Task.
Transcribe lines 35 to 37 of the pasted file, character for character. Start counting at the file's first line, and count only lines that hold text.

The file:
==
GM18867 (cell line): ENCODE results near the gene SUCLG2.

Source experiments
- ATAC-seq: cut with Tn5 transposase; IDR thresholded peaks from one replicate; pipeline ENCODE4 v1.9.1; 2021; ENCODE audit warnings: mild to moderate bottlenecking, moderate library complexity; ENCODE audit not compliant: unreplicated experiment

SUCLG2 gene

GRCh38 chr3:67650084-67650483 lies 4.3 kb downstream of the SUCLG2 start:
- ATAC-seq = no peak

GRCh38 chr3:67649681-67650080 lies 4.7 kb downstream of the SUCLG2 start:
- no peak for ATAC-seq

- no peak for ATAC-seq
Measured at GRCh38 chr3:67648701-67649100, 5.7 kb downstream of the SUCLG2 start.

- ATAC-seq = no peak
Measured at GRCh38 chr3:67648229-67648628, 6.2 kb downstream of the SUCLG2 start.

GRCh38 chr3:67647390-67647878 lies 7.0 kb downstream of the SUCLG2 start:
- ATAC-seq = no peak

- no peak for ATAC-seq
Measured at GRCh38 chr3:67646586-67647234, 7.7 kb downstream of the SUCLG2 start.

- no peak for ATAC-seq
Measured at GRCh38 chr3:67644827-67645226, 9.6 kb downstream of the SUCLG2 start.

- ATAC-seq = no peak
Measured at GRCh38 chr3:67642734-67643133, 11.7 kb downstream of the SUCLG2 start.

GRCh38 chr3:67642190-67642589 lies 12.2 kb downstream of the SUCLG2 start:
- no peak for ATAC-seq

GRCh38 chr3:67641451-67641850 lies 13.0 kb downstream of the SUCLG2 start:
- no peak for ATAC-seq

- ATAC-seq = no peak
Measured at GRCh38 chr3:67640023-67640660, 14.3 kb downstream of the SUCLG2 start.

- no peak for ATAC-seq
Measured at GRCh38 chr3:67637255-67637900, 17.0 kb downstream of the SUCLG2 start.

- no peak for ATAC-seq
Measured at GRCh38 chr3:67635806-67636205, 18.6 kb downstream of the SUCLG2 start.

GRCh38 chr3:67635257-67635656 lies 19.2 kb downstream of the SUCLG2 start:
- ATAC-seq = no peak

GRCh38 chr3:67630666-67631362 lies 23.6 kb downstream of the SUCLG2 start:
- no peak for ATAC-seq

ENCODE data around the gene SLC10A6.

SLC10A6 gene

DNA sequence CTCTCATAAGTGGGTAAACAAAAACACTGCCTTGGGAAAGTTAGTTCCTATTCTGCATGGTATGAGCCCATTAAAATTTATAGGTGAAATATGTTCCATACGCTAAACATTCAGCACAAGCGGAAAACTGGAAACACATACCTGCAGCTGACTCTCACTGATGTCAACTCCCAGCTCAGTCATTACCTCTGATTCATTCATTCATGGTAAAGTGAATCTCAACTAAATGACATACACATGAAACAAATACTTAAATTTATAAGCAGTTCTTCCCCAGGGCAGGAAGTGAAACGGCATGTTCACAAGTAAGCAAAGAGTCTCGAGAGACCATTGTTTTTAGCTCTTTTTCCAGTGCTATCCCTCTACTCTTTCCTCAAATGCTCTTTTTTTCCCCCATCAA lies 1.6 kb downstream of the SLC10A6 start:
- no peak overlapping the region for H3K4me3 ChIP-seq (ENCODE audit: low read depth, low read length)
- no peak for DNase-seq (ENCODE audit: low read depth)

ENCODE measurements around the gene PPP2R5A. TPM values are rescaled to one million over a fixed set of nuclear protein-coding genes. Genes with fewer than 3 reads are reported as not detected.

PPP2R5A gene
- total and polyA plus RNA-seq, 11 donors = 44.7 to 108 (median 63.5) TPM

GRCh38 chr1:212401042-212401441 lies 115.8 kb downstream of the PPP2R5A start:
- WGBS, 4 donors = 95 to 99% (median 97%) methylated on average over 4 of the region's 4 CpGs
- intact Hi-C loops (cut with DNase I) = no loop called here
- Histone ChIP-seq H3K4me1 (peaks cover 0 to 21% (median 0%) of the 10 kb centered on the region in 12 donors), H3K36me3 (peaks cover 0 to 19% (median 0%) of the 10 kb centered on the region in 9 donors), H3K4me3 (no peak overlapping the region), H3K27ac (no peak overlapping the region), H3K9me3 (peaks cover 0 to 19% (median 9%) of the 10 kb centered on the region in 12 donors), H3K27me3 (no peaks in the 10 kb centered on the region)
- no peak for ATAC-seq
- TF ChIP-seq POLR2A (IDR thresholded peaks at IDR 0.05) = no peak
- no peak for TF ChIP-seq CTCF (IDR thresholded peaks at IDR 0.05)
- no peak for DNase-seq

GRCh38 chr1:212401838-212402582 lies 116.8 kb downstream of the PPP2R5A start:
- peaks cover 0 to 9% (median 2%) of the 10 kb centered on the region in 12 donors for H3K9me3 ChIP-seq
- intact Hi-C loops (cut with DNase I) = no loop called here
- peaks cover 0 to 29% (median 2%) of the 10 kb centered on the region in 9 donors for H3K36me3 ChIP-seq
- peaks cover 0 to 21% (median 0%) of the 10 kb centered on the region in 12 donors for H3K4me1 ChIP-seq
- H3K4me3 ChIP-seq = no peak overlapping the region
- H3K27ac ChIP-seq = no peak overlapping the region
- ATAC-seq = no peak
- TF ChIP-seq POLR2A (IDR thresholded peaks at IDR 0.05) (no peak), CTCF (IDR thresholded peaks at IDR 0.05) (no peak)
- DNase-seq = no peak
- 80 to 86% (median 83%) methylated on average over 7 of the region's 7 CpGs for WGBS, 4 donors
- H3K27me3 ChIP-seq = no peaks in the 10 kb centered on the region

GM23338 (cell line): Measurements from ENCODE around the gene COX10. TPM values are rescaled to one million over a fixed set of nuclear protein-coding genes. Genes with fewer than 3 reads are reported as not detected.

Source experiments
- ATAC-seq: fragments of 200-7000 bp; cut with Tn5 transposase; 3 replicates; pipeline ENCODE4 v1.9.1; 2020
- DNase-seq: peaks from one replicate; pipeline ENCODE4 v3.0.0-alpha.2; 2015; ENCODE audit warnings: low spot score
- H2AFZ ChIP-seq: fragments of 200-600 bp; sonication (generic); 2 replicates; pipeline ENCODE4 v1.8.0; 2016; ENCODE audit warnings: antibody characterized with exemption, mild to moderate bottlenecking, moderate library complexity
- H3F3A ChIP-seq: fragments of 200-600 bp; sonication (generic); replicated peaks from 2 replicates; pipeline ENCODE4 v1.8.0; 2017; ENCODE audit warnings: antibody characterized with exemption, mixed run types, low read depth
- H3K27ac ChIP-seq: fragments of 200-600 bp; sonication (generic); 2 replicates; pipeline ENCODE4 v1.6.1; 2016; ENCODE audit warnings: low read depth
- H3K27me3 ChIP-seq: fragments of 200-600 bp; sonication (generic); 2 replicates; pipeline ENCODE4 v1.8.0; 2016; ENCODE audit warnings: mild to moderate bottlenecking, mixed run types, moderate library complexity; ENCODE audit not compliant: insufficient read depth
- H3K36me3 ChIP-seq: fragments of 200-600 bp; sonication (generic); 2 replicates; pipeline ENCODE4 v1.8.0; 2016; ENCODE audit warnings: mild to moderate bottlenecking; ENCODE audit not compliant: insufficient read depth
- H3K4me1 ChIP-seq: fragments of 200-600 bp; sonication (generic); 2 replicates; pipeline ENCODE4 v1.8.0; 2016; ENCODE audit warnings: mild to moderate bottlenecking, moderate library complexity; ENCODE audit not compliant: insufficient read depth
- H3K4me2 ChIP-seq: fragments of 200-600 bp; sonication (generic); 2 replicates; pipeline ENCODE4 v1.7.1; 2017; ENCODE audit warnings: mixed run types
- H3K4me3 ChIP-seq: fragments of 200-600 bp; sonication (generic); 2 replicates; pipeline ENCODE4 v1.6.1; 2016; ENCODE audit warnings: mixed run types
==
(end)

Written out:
ENCODE data around the gene SLC10A6.

SLC10A6 gene

DNA sequence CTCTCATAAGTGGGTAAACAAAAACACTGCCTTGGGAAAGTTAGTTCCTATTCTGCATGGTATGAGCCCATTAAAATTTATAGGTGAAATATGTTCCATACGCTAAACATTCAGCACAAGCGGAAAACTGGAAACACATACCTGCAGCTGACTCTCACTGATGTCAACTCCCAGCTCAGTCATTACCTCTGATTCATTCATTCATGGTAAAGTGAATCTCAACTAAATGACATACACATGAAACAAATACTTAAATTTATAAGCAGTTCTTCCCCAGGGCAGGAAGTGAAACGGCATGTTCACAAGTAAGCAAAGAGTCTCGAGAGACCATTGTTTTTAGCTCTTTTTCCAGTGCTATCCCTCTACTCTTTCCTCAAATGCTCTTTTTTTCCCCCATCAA lies 1.6 kb downstream of the SLC10A6 start: